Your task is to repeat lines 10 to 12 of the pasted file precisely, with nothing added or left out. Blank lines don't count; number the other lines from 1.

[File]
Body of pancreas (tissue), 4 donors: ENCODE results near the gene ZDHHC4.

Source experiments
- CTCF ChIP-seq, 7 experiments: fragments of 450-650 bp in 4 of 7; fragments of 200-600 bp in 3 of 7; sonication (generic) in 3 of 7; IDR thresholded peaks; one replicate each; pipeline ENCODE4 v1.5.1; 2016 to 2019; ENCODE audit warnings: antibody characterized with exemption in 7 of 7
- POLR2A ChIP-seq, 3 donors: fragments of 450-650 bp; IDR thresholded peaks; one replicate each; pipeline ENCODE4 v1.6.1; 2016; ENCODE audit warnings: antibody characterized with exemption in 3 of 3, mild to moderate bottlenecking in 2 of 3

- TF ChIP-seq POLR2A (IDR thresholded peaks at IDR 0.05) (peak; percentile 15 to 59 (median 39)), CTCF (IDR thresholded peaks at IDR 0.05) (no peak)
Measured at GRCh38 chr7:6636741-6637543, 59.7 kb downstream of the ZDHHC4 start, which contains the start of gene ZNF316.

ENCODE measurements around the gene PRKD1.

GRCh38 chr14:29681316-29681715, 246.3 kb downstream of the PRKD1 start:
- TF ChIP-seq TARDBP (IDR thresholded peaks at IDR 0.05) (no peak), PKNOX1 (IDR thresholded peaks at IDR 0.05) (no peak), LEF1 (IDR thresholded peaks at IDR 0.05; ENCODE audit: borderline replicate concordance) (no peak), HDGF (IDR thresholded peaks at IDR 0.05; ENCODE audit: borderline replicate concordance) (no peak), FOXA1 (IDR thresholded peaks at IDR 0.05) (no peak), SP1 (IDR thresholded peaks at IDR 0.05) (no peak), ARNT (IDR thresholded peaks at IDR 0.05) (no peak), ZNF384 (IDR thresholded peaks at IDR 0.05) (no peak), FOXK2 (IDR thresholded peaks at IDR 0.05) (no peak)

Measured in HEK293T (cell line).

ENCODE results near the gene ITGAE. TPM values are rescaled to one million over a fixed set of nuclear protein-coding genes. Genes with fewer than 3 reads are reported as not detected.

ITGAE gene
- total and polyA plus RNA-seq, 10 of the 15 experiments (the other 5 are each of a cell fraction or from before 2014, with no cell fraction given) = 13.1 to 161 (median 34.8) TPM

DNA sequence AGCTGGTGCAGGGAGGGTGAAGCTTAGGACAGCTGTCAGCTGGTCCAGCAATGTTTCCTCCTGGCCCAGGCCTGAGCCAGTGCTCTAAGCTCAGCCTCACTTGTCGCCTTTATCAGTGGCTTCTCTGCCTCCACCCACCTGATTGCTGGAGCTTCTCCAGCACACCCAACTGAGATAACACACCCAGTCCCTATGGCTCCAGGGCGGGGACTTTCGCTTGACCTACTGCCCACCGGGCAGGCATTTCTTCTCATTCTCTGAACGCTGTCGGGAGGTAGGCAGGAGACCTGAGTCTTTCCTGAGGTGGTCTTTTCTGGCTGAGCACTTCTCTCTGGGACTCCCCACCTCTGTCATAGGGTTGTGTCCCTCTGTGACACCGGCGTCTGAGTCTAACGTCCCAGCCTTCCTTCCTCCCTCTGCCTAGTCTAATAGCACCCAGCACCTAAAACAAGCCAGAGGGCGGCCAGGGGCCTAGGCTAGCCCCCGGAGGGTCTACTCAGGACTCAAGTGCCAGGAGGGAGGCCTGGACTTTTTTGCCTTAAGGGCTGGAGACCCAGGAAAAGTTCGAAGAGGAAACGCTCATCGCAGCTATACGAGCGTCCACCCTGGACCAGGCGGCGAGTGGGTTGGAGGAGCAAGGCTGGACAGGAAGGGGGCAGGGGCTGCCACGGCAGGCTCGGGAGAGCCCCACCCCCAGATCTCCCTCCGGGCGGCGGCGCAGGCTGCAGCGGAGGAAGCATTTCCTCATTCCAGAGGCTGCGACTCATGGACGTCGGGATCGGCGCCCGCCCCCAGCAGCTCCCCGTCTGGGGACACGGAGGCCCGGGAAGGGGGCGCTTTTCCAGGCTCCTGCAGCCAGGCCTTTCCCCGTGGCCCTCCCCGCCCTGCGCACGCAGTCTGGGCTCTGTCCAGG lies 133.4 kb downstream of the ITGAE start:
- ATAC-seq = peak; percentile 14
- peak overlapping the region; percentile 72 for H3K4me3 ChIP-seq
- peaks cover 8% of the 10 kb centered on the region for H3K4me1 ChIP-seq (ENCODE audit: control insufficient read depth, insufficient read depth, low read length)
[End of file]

Measured in HEK293T (cell line).

ENCODE results near the gene ITGAE. TPM values are rescaled to one million over a fixed set of nuclear protein-coding genes. Genes with fewer than 3 reads are reported as not detected.

ITGAE gene